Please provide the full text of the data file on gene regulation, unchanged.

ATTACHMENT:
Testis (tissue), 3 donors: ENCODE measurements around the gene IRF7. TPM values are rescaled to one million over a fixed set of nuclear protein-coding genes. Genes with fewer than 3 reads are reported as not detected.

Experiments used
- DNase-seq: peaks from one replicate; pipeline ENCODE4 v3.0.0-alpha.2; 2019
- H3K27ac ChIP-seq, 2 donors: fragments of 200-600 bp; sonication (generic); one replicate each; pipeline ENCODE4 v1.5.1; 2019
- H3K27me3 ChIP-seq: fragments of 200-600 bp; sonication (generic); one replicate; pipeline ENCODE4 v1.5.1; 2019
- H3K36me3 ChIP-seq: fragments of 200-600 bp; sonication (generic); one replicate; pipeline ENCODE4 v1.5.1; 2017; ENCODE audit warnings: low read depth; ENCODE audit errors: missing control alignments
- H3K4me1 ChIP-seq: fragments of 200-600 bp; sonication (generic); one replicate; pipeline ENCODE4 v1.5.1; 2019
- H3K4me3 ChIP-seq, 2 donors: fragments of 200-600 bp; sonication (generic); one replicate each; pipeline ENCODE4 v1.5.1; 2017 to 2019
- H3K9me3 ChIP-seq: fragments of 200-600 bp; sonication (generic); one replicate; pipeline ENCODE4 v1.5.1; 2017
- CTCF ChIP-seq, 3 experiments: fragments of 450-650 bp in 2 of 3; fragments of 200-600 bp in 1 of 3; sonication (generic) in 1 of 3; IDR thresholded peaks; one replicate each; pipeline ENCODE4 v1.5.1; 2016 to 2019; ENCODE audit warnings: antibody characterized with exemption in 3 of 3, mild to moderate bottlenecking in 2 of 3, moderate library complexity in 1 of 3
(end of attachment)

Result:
Testis (tissue), 3 donors: ENCODE measurements around the gene IRF7. TPM values are rescaled to one million over a fixed set of nuclear protein-coding genes. Genes with fewer than 3 reads are reported as not detected.

Experiments used
- DNase-seq: peaks from one replicate; pipeline ENCODE4 v3.0.0-alpha.2; 2019
- H3K27ac ChIP-seq, 2 donors: fragments of 200-600 bp; sonication (generic); one replicate each; pipeline ENCODE4 v1.5.1; 2019
- H3K27me3 ChIP-seq: fragments of 200-600 bp; sonication (generic); one replicate; pipeline ENCODE4 v1.5.1; 2019
- H3K36me3 ChIP-seq: fragments of 200-600 bp; sonication (generic); one replicate; pipeline ENCODE4 v1.5.1; 2017; ENCODE audit warnings: low read depth; ENCODE audit errors: missing control alignments
- H3K4me1 ChIP-seq: fragments of 200-600 bp; sonication (generic); one replicate; pipeline ENCODE4 v1.5.1; 2019
- H3K4me3 ChIP-seq, 2 donors: fragments of 200-600 bp; sonication (generic); one replicate each; pipeline ENCODE4 v1.5.1; 2017 to 2019
- H3K9me3 ChIP-seq: fragments of 200-600 bp; sonication (generic); one replicate; pipeline ENCODE4 v1.5.1; 2017
- CTCF ChIP-seq, 3 experiments: fragments of 450-650 bp in 2 of 3; fragments of 200-600 bp in 1 of 3; sonication (generic) in 1 of 3; IDR thresholded peaks; one replicate each; pipeline ENCODE4 v1.5.1; 2016 to 2019; ENCODE audit warnings: antibody characterized with exemption in 3 of 3, mild to moderate bottlenecking in 2 of 3, moderate library complexity in 1 of 3